found drama

get oblique

ui thoughts

by Rob Friesel
  1. Interesting(?) piece from creativebits presenting the “Desk” concept as a replacement for/amalgamation of the Finder & Desktop concepts. The problems I had with it are that it’s not readily apparent “out-of-the-box” what it is or what it’s for. First I just eyed the graphic like “WTF is this?” Then I watched the video. And I still didn’t fully get how it would replace the Finder or the Desktop. Of course, the comments on the site read “brilliant” and “fantastic” but there’s a lot of gaps in there…
    • 1st– I know 2 kinds of computer users – – the kind that put everything on their Desktop and periodically purge and (2) the type that are compulsively organized and never let things touch their Desktop w/o careful consideration. In traditional Intro Psych courses these folks are usually referred to as “Type B” and “Type A” (respectively) – – and skill level w/ the PC seldom has anything to do with these habits. *** DISCLAIMER: the previous statement is based strictly on anecdotal evidence ***
    • The principal iconography used in the Desk concept borrows so heavily from the existing Finder that the immediate question is: WHAT’S DIFFERENT? Adding core/native Project functions for Type A and core/native Clipboard functions for Type B folks? Type A folks already have compulsive organised “~” directories (thanks to Finder’s hierarchical navigation) and Type B folks already have a place to clutter in their binge/purge cycles (thanks to Desktop’s “drop it here” ethos).
    • Recent Searches? Yawn.
    • I still don’t see how the “obscured desktop” problem is to be solved by the “Desk” concept.”
  2. Then there was ongoing’s “Mac Mini for Mom” bit which I found particularly insightful. Especially since I’d been recently turning over these thoughts… UI concepts are fascinating to me on several levels. On the one hand there’s this idea of building metaphors that ought to be universal enough that anyone can pick up on them – – and somehow the fact that we even refer to them as “metaphors” draws on this lineage that we’re drawing comparisons between PC use and “real world” objects, tools, tasks, and routines. And on the other hand, there’s this acknowledgement that not everyone will buy the same metaphors. (My favorite being how Windows has “Program Files” and every non-tech user seems to think that all you need to do to run an app is copy it from one box to another…) And but now where was I? Ongoing!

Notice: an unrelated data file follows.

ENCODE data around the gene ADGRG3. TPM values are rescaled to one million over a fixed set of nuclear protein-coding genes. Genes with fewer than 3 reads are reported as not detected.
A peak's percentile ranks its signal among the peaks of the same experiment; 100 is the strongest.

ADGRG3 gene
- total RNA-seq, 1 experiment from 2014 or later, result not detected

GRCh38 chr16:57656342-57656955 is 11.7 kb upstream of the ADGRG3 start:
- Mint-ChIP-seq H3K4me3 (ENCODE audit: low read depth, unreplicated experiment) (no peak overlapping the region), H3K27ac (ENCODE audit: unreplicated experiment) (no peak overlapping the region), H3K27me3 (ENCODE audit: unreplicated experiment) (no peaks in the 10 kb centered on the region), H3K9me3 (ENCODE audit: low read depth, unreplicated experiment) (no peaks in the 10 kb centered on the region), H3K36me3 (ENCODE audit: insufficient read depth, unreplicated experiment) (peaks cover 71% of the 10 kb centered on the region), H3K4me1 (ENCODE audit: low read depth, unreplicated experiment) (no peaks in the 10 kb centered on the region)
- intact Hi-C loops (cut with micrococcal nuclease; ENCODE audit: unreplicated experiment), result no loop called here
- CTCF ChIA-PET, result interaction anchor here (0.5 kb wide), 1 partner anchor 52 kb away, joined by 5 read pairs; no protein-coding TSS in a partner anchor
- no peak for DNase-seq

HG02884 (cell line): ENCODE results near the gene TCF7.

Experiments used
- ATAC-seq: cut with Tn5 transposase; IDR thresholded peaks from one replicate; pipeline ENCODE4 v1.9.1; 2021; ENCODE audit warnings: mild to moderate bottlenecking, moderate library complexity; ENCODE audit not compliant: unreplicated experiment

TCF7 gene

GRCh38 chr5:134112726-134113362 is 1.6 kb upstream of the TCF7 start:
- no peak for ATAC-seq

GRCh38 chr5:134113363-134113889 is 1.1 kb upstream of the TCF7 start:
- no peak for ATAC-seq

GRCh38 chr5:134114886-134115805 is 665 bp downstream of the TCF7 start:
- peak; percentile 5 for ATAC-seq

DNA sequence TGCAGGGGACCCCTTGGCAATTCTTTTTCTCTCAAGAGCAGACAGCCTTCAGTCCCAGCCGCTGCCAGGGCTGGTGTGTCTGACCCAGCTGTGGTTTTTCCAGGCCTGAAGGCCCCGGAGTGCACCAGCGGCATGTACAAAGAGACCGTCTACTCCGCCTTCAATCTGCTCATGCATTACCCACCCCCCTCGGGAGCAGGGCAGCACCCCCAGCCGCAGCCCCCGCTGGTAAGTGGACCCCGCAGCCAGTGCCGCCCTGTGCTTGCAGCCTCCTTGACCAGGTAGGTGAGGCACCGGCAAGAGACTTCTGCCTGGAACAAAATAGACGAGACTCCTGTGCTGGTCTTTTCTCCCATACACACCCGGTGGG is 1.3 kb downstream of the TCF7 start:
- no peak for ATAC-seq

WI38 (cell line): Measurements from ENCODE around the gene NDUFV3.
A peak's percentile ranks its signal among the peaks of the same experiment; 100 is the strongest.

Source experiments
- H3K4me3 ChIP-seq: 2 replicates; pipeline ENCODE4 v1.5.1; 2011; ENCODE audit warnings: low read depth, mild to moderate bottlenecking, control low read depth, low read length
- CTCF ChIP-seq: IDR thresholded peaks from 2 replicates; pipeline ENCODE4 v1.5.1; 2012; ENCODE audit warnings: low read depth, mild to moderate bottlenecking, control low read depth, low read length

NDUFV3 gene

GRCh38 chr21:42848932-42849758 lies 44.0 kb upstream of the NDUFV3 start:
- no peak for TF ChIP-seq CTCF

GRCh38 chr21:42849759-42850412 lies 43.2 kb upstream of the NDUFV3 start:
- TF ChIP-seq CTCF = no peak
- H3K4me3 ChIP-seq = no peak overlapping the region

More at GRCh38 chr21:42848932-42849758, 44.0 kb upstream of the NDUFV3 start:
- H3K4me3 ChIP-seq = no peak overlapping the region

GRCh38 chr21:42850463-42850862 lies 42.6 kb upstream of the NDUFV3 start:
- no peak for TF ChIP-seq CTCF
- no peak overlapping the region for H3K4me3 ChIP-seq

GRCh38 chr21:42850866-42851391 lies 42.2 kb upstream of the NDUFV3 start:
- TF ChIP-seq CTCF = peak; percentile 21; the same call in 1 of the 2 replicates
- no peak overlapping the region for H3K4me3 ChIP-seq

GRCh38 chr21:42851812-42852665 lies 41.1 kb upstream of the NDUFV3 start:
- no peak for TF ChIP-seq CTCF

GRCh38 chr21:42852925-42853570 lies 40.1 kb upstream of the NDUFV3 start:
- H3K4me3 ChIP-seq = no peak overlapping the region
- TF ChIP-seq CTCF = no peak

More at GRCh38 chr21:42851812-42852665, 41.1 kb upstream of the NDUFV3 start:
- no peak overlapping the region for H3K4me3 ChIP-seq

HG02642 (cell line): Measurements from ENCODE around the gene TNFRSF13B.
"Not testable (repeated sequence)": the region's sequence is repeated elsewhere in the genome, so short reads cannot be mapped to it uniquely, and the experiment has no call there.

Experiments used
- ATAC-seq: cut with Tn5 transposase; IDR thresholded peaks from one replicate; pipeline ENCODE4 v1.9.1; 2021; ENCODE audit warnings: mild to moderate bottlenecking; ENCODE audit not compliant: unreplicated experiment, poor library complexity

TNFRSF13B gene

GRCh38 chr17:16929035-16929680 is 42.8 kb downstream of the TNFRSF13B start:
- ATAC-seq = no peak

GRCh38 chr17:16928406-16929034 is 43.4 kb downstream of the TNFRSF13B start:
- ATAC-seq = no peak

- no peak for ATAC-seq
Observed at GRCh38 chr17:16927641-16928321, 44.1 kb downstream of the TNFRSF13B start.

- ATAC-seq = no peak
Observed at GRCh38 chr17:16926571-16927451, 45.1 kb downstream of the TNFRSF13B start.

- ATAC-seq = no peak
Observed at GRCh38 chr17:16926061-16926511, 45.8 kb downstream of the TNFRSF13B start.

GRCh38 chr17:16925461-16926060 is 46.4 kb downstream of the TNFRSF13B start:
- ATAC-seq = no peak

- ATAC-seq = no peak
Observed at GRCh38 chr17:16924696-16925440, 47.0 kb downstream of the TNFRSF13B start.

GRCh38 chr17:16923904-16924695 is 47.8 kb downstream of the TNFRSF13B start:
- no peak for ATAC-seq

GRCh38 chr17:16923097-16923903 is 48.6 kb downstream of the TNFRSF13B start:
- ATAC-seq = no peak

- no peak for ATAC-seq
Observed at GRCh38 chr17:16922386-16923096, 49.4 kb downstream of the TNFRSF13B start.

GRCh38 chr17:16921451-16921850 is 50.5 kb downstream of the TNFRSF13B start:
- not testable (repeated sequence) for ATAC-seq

• re: “What Worked” – – there aren’t too many surprises there… After all, aren’t these apps designed to “just work”? On that hardware? The comments on the Dock were a shock though. It’s been my experience that new users, esp. users switching from the Windows realmn not only hate the Dock but … just … don’t … get it. (Not that anyone can blame them. What w/ its inconsistencies and all.)
    • re: “Closing Things” – – to anyone that’s tried to work w/ “a Switcher” this is a familiar lament. “Cmd+Q” or “Application > Quit Application” is a totally unfamiliar concept to anyone who is accustomed to just one-(maybe two)-clicking out of any app. Where’s the simplicity in that? And try explaining the difference between closing windows vs. quitting applications. Not easy when the perception is: “Well what do I want the application open for if I’ve closed all of documents?”
    • re: RSS & NetNewsWire – – this is extra-geek territory for another 5 years at least. Even for tech-savvy moms.

currently playing: Doves “Darker”

About Rob Friesel

Software engineer by day, science fiction writer by night. Author of The PhantomJS Cookbook and a short story in Please Do Not Remove. View all posts by Rob Friesel →

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